Difference Between 16mm vs 35mm Lenses

Difference Between 16mm and 35mm Lenses

Like a sculptor with a chisel, a lens shapes and manipulates light to create a unique interpretation of reality. The lens is the key to unlocking the secrets of light and shadow, color and contrast, texture and form. In short, lenses are the ultimate tool for any photographer, allowing them to capture and create the images that inspire and move us. When it comes to lenses for photography, there are various types and sizes available, each with its own set of advantages and disadvantages. Two popular sizes of lenses are 13mm and 35mm.  A 16mm lens is considered a wide-angle lens, while a 35mm lens is considered a standard or normal lens.

But, what is the difference between 16mm vs 35mm lenses?

The main difference between a 16mm vs 35mm lens is – “The focal length and angle of view. A wide-angle lens like a 16mm lens has a shorter focal length and a wider angle of view, which means that it can capture a wider field of view in a single frame. Whereas a standard or normal lens like a 35mm lens has a longer focal length and a narrower angle of view, which means that it captures a narrower field of view in a single frame.”

16mm and 35mm Lenses Review

In this article, we are going to compare 15mm and 35mm lenses. We’ll look at what makes each one different and what they’re good for. Let’s dive in.

Angle of View

A 16mm lens has an extremely wide angle of view, typically around 100-110 degrees or more, which makes it ideal for capturing expansive landscapes or other scenarios where a photographer wants to capture a lot of visual information in a single frame.

The wide angle of view of the 16mm lens creates a sense of depth and can make even small spaces appear large and grandiose.

On the other hand, a 35mm lens has a narrower angle of view, typically around 50-55 degrees or so. This makes it more suitable for everyday photography, such as portraits or street photography, where a narrower field of view is more appropriate. A 35mm lens provides a more natural perspective that closely approximates what the human eye sees, making it a popular choice for general-purpose photography.

Difference Between 16mm and 35mm Lenses

Photography Style

Compared to 16mm lenses, 35mm lenses offer a more natural perspective that closely approximates what the human eye sees. This makes them a popular choice for street photography, portraits, and general-purpose photography, where the photographer wants to capture a scene in a more true-to-life way. The 35mm lens produces less distortion than the 16mm lens, making it ideal for shooting subjects with straight lines or patterns, such as architectural photography or urban scenes.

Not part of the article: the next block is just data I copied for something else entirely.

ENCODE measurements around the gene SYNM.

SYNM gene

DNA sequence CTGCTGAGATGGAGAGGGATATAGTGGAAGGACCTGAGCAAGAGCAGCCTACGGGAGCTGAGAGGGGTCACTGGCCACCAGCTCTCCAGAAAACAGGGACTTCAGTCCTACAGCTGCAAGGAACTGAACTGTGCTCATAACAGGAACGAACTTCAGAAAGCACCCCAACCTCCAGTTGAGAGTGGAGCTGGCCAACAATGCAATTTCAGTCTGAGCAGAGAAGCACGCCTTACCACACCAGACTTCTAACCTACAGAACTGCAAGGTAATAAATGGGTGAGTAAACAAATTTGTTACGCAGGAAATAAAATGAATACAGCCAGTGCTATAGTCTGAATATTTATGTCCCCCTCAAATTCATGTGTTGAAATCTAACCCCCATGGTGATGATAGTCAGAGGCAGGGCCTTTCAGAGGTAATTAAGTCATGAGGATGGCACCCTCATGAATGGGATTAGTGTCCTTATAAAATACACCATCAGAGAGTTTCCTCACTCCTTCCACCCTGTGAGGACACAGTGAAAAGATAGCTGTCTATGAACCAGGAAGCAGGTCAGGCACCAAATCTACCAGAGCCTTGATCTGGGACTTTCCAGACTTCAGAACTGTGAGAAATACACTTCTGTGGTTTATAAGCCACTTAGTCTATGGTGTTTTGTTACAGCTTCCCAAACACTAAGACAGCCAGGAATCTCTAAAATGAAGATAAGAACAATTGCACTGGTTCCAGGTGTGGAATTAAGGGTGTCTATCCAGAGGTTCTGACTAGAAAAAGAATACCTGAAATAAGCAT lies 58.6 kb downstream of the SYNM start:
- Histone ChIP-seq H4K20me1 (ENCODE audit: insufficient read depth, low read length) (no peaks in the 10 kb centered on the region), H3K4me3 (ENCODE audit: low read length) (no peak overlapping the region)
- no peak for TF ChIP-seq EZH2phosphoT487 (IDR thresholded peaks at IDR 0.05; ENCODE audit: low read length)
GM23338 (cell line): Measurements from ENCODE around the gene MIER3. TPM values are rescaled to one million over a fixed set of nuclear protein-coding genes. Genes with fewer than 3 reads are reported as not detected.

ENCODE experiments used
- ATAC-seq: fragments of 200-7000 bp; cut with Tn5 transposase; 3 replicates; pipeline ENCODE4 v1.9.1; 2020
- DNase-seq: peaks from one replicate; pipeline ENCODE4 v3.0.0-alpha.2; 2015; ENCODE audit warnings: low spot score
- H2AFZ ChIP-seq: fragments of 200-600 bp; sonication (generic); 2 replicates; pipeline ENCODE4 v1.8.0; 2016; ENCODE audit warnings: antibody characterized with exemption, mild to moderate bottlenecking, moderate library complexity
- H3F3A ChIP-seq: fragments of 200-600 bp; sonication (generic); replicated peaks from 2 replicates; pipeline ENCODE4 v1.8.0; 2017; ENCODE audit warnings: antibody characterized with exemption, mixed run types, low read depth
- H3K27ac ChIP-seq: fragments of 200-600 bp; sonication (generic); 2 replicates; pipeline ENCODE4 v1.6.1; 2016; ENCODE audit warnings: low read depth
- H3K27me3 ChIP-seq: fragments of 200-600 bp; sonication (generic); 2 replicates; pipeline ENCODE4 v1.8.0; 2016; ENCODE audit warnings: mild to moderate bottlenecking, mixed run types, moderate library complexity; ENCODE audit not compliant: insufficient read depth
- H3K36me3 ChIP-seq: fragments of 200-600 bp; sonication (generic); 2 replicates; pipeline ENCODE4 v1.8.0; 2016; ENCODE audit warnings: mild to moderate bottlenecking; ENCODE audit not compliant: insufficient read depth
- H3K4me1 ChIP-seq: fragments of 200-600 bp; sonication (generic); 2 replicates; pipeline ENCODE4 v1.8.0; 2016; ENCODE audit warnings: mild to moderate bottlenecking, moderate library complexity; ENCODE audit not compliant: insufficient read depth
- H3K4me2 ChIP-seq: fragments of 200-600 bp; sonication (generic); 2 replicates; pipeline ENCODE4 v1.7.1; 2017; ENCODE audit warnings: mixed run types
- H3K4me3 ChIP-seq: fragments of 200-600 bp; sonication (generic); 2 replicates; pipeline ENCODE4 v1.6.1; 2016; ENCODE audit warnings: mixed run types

Aperture Size

Typically, 35mm lenses offer larger maximum apertures than 16mm lenses, allowing for better low-light performance and more significant depth of field control.

The maximum aperture determines the amount of light that enters the camera lens, and a larger aperture means more light can reach the camera sensor, resulting in better low-light performance. Larger maximum apertures also offer more control over the depth of field. Depth of field refers to the range of sharp focus in an image, with a shallow depth of field resulting in a blurred background and a more prominent subject. With a larger maximum aperture, photographers can achieve a shallower depth of field, creating more artistic and visually interesting images.

Aperture Size

While 16mm lenses may have some advantages in terms of wider angle of view and smaller size, the larger maximum aperture offered by 35mm lenses makes them a better choice for low-light photography and greater depth of field control.

Our Takeaway

In summary, a 13mm lens is an ultra-wide-angle lens that offers wider shots & deeper depth of field, while a 35mm lens is a standard lens that provides closer angles & shallower depth of field for a more cinematic look. The choice between the two depends on your personal preference and the type of photography you want to capture.

Joe Pfeffer

Joe Pfeffer

What started off as just a dream for Joe Pfeffer, turned into his passion and livelihood. He started his career as a wildlife photographer and then transitioned into becoming a cinematographer. With a decade of raw on-the-field experience, Joe Pfeffer has all the technical knowledge about the ins and outs of cameras. Now, he uses his vast experience to educate others about photography.